Saturday, May 16, 2020

Review - Look for Ladybug in Ocean City

Look for Ladybug in Ocean City
by Katherina Manolessou
Date: 2020
Publisher: Frances Lincoln Children's Books
Reading level: C
Book type: picture book
Pages: 32
Format: e-book
Source: NetGalley

Join in the hunt and help look for Ladybug! Daisy and Basil and Ladybug set off on a much needed holiday, away from the busy detective agency. They decide to go scuba diving, but as Sally the instructor teaches them how to dive, Ladybug sneaks away in a submarine and off into Ocean City. Can the pair find Ladybug? Follow Daisy and Basil as they look for Ladybug all over Ocean City. Is he at Seaweed Central Station, Octopus Gardens, the building site or the art gallery? This stylish search and find picture book is full of witty, colorful illustrations packed with visual jokes and all sorts of things to spot to delight children for hours.

(synopsis from Goodreads)

This is a search-and-find picture book. While the illustrations are certainly detailed, the story left me a little cold. Daisy and Basil, for all of their talk about wanting to find their friend, don't really seem that concerned in some parts of their journey.

While Daisy and Basil are learning how to deep-sea dive, their friend Ladybug gets bored and unilaterally decides to play hide-and-seek. The game takes the trio through many different parts of the ocean, where there are lots of things to look for in the illustrations.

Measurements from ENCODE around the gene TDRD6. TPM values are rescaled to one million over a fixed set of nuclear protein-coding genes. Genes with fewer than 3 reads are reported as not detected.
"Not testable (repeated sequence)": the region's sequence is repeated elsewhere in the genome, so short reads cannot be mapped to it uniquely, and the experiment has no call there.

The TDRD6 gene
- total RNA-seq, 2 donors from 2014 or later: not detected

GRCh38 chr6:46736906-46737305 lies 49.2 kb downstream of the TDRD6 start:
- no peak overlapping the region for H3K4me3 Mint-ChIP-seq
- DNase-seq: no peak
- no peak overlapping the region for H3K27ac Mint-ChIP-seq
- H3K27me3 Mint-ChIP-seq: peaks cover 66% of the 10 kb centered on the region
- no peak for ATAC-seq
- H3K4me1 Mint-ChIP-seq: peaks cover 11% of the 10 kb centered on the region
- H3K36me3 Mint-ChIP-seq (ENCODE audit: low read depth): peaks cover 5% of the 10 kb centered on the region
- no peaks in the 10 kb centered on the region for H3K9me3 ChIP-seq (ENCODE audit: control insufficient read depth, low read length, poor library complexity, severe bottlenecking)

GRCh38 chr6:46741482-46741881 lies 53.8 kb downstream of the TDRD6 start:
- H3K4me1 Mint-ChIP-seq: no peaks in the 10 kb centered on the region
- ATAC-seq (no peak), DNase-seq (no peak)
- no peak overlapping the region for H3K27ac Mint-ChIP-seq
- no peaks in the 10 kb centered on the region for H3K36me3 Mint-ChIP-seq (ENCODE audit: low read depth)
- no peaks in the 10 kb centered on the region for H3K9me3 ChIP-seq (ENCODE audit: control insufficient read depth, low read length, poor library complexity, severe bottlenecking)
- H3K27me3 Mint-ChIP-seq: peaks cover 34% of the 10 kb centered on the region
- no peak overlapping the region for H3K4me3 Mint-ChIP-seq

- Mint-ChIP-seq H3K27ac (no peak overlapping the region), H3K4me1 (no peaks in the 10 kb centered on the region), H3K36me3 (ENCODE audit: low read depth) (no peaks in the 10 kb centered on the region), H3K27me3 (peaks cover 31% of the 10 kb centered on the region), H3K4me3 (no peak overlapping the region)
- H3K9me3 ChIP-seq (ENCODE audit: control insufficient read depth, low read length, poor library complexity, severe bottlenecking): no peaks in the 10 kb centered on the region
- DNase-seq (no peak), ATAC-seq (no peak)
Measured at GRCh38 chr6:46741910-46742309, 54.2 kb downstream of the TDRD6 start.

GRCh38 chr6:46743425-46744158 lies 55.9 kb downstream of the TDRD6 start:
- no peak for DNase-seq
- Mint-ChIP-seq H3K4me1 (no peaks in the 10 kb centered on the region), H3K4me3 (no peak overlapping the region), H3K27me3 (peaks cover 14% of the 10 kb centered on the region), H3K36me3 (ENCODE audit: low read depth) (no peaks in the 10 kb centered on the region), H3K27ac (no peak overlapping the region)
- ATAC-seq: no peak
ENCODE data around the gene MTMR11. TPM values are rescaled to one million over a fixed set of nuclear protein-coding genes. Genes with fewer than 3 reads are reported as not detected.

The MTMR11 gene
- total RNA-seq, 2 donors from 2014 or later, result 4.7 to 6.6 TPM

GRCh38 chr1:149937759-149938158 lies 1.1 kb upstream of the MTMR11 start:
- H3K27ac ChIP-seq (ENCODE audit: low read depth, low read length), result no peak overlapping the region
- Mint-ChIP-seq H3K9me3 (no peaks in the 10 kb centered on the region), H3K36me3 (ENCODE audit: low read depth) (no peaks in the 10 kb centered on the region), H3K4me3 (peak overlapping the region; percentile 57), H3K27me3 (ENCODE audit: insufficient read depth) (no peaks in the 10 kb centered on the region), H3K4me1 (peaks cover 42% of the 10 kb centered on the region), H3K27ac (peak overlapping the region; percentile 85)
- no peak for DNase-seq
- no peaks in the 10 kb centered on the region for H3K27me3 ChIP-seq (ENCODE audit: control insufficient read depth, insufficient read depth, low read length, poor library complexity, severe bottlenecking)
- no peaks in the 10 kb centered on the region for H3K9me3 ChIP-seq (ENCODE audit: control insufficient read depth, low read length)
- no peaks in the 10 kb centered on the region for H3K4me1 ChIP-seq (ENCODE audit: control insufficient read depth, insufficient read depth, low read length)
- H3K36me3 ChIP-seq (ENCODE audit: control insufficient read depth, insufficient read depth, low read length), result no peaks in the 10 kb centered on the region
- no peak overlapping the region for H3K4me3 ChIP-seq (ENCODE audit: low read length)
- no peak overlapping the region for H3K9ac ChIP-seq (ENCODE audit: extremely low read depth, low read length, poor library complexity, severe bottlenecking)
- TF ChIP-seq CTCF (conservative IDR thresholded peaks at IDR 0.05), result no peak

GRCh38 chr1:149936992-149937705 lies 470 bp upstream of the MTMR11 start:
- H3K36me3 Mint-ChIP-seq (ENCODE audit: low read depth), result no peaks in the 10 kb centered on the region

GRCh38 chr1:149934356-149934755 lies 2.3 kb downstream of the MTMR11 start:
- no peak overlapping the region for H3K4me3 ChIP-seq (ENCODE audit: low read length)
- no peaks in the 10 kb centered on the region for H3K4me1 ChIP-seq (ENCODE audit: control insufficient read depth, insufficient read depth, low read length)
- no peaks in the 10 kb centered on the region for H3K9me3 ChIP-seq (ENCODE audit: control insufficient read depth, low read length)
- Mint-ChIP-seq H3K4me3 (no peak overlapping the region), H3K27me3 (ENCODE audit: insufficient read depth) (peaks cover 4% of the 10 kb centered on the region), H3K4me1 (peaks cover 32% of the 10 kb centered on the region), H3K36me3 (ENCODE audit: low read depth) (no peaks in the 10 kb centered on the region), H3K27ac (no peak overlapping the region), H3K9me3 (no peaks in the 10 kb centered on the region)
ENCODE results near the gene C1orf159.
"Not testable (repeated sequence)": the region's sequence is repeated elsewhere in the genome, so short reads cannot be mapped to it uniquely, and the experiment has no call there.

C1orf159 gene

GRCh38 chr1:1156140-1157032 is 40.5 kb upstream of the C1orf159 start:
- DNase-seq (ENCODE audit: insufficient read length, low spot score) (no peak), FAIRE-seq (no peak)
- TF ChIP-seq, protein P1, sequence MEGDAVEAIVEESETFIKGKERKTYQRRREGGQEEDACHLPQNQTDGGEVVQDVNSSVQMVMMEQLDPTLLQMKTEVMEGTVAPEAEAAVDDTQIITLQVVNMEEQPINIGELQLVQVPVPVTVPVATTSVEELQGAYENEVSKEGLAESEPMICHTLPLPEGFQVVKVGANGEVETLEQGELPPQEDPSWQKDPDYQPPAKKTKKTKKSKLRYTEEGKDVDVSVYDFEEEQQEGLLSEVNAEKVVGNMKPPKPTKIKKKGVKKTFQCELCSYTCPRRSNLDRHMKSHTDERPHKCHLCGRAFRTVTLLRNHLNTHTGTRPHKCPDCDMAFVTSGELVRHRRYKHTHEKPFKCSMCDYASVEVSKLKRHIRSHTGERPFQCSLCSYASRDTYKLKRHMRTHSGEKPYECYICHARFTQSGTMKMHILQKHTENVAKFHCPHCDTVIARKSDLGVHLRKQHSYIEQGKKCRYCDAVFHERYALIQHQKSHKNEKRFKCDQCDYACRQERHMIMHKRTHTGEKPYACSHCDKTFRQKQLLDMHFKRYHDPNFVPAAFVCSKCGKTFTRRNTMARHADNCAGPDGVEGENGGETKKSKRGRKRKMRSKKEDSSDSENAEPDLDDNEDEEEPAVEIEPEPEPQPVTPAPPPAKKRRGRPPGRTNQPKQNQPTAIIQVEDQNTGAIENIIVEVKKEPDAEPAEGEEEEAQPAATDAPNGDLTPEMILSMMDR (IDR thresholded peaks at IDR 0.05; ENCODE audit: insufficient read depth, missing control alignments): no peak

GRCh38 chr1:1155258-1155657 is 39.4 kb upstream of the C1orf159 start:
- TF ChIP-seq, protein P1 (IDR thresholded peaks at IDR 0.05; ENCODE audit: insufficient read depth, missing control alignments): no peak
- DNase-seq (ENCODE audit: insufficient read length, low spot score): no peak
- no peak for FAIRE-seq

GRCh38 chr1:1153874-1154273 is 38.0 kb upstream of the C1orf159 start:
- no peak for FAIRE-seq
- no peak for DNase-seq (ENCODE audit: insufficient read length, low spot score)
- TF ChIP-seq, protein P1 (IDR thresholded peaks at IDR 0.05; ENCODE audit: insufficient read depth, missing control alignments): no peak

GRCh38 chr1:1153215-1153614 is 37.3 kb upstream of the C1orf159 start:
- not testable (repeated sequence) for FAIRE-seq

I have a couple of issues. One is that, on a couple of occasions, Daisy and Basil abandon the search for their friend so they can do fun things for themselves. They do this even while lamenting the loss of Ladybug and wondering if they will ever find him. (Do real friends stop to take in a show while their friend is missing?)

The other issue is the text itself. I realize it was probably compressed to fit within the illustrations, but clumping all the dialogue together into single paragraphs can get confusing. The technical aspects of the writing are also questionable in places, and at one point I thought I might've been reading a translation when I came across a sentence with two errors in it:


Kids who like this kind of book likely won't notice these things and will just be engrossed by the search. There are (thankfully) answer keys at the back, just in case you can't find everything yourself. I had kind of a hard time with some objects, but that was mostly because they were too small for me to see clearly. I'm not sure how big the printed version is going to be, but reading the e-book on a small laptop screen is a bit tricky.

Overall, I'd probably recommend this to kids who enjoy search-and-find picture books. That aspect helps make up for the lacklustre story.

Thank you to NetGalley and Frances Lincoln Children's Books for providing a digital ARC.

Premise: 3/5
Meter: n/a
Writing: 2/5
Illustrations: 3/5
Originality: 3/5

Enjoyment: 2/5

Overall: 2.5 out of 5

No comments:

Post a Comment